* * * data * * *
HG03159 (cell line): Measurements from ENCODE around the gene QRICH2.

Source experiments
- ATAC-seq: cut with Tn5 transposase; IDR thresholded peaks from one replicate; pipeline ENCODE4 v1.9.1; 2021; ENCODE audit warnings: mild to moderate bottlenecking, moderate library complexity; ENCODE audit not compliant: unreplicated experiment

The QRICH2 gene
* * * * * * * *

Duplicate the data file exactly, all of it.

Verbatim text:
HG03159 (cell line): Measurements from ENCODE around the gene QRICH2.

Source experiments
- ATAC-seq: cut with Tn5 transposase; IDR thresholded peaks from one replicate; pipeline ENCODE4 v1.9.1; 2021; ENCODE audit warnings: mild to moderate bottlenecking, moderate library complexity; ENCODE audit not compliant: unreplicated experiment

The QRICH2 gene